Augmented reality -- or the addition of a layer to the world before your eyes (aka the "real world") using technology -- is the next big tech trend. Already making its debut in everything from mobile apps to kids toys, "AR" will clearly soon be talked about by everyone the way they used to talk about "social media" and "Web 2.0" before that.
While augmented reality has its uses -- although many of them just involve oohing and aahing at nifty apps -- this trend is already in danger of being over-hyped, even though it has barely gotten off the ground.
AR Apps We've Seen So Far
We've been fascinated by augmented reality for some time now, especially after we got wind of a new mobile application built for Google's Android platform called Layar. The app, an augmented reality browser, "layers" sets of data on top of your mobile phone's viewfinder as you point the camera at the city around you.
Once our interest was piqued, we began imagining what future apps could be built using this platform, thinking up everything from people search to place data.
Only days later, another mobile AR app made the news: TwittARound, an app which shows you nearby tweets. Designed for the newest iPhone hardware - the iPhone 3GS - it taps into the phone's GPS and compass to determine your physical location. It then floats the avatars of nearby Twitter users across the screen. You can click these icons to see those users' tweets.
Then there is AugmentedID, a facial recognition technology using algorithms, from Polar Rose, a startup that delivers photo-tagging tools for Flickr. With this application, you can hold your phone up to a person's face and see their online profile, contact info, social networking links, and any other information they've chosen to share.
At the moment, though, mobile applications such as these are being primarily designed for Google's Android platform, as its open nature allows developers to access the phone's hardware and the video feed. However, we're on the verge of seeing an explosion of AR apps thanks to the soon-to-launch update for the iPhone OS. The next version, due in September, is widely expected to provide an official means of accessing the necessary controls to make AR apps possible through a new Application Programming Interface (API). Already, apps like acrossair's "Nearest Tube," a train finder for the London underground, are poised to go live as soon as Apple is ready.
AR Discovered by Marketers. Let the Hype Begin!
Don't look now, but marketers have discovered augmented reality and have started to incorporate it into their advertising campaigns. This can only mean one thing: we're about to be inundated with pitches and products touting AR products...not to mention AR ads.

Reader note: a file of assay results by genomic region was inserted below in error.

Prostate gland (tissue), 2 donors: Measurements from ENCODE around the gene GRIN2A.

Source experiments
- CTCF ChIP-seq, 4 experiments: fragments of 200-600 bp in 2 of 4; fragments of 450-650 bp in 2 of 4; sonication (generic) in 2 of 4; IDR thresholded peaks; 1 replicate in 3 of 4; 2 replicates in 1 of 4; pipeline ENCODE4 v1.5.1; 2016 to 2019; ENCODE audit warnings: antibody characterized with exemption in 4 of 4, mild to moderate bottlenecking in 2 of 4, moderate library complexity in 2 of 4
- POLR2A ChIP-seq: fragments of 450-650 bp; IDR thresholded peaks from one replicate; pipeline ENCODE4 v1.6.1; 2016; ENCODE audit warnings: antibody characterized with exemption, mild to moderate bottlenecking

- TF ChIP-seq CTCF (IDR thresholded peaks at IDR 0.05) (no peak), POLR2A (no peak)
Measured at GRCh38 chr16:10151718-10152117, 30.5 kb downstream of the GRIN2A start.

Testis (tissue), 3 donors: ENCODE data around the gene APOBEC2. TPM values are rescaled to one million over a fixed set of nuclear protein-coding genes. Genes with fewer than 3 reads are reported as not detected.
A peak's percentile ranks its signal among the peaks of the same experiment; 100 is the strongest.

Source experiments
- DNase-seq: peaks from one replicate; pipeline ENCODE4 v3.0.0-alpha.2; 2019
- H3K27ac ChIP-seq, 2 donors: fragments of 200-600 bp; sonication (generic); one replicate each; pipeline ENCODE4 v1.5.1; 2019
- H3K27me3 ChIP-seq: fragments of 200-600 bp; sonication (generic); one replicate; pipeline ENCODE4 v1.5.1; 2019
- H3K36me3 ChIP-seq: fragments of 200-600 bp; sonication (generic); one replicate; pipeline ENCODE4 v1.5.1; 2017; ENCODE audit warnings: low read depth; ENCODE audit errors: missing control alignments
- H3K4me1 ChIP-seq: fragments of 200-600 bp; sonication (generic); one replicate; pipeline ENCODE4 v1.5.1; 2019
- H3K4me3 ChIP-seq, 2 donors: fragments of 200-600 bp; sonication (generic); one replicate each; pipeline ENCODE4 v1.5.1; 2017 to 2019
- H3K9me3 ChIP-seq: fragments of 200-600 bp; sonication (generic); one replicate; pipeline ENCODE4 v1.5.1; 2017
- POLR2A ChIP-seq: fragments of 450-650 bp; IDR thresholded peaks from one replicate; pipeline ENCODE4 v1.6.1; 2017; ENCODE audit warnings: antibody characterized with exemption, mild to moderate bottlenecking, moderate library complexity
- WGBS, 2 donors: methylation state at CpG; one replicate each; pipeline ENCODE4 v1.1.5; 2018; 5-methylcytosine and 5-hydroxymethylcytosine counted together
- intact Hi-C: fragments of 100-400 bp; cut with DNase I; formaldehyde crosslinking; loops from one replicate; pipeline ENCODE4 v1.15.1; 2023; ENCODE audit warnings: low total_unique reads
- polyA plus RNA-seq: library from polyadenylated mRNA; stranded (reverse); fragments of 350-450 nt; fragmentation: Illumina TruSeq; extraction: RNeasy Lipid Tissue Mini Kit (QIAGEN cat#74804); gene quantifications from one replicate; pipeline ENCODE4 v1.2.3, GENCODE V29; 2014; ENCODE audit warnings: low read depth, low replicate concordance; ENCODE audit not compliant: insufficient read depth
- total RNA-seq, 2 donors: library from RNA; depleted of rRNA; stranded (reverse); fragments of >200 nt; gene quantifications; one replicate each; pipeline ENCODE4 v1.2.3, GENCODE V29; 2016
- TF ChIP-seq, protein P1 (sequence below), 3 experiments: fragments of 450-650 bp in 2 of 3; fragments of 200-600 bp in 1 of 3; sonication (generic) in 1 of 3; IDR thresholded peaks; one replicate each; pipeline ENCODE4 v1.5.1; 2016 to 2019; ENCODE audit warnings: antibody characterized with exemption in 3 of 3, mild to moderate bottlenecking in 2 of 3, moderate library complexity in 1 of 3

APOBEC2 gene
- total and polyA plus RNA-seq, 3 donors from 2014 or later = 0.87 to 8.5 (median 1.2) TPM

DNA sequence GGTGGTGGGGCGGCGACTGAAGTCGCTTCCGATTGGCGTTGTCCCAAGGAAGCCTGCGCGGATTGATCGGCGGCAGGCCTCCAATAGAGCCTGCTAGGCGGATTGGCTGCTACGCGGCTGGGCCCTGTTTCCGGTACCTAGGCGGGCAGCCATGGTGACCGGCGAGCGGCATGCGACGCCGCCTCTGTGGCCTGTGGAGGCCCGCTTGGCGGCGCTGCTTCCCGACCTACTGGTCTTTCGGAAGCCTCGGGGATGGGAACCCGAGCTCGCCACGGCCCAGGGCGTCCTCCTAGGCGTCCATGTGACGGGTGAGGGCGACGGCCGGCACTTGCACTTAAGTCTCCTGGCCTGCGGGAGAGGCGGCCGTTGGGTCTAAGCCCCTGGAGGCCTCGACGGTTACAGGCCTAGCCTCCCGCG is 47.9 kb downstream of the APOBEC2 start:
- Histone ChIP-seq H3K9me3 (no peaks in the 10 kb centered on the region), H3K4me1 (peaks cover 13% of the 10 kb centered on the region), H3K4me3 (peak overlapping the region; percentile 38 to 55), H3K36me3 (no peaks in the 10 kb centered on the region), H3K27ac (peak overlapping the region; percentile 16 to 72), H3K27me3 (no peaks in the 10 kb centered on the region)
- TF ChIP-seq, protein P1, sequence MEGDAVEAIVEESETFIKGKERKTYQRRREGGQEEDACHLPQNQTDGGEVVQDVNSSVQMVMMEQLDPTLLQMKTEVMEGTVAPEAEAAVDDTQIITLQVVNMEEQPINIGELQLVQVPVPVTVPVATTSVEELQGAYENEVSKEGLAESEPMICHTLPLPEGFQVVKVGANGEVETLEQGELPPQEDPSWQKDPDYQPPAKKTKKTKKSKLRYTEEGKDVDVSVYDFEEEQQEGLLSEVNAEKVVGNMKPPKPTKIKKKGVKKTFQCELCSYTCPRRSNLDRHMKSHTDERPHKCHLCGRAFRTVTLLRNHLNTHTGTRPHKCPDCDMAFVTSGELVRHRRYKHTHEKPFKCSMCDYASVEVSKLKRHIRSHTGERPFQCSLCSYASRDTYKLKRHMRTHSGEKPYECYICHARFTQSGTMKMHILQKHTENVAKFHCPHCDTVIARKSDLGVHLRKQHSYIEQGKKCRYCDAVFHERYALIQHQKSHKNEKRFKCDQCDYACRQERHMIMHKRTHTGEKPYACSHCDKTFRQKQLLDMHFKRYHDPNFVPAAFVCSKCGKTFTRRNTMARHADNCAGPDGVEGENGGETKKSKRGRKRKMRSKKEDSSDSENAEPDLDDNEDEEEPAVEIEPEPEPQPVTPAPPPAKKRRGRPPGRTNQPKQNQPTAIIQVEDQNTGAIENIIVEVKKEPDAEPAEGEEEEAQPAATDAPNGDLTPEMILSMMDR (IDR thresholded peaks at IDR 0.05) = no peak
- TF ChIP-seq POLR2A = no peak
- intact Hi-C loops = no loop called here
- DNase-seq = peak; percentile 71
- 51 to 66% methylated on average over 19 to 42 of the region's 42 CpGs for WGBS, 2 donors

Perhaps we should have clued in to this coming deluge when we saw how Mattel was pitching their next-gen action figures for the comic book-inspired "Avatar" movie. (Hold the included 3D tag up to a webcam and the toys come to life on your computer screen!)
Now we're seeing big box electronics retailer Best Buy incorporate augmented reality into their printed ads. Their recent augmented Sunday circular featured a 3D image of a Toshiba notebook computer. (Hold the ad up to a webcam and the laptop comes to life!)
Only days later, we're getting emails from Kia Motors -- yes, the car manufacturer -- about the company's new "augmented reality Facebook application." Using the computer's webcam, the players of Kia's "Go Hamster Go!" game control the action using their facial expressions. (Is that really augmented reality, though, or is it just neat?)
There's also news about a company called Metaio, creators of a mobile AR platform that lets people leave and view notes and 3D animations in places using their phones. And since Metaio is known for working on marketing campaigns like the AR Lego packaging, there's little doubt that they could soon start including ads on the new platform.
Time to Dial Down the Hype?
We think marketers need to carefully consider whether AR will truly benefit their clients before blindly hopping on the AR bandwagon. Case in point: Best Buy said their AR ads exceeded expectations, with more than double the number of users than they had planned trying them out. But that number was only 6500 out of a Sunday ad circulation of 43 million. Out of those 6500, 12% actually clicked through to other Best Buy websites, a number the company touts as "fairly decent." Although the company plans to do more AR campaigns in future, they're also of a size to be able to engage their customers in a variety of ways on a number of platforms. Smaller companies may not have the luxury to do the same.
And we are not the only ones thinking that AR is about to hit its full hype potential. Gartner shows that in their latest report, "Hype Cycle for Emerging Technologies, 2009," AR is steadily climbing towards the "Peak of Inflated Expectations."
The problem with over-hyping this technology prior to it really taking off is that it could become diluted and meaningless before we even have a chance to explore the potentially world-changing applications it could help create. (And no, we don't mean these AR exotic dancers.) But don't get us wrong: for a while (possibly a long while), we're going to be completely enamored of each and every AR-infused application that passes us by. However, there will come a time when AR, like every over-hyped buzzword that came before it, will be overused, its meaning skewed and stretched to encompass anything vaguely interactive, whether it's truly AR or not.
"Don't be misguided by the gimmicky marketing applications now. Look ahead, and pay attention to what the visionaries are talking about right now... AR has long-term implications for smart cities, green tech, education, entertainment, and global industry. This is serious business, but it has to be done right."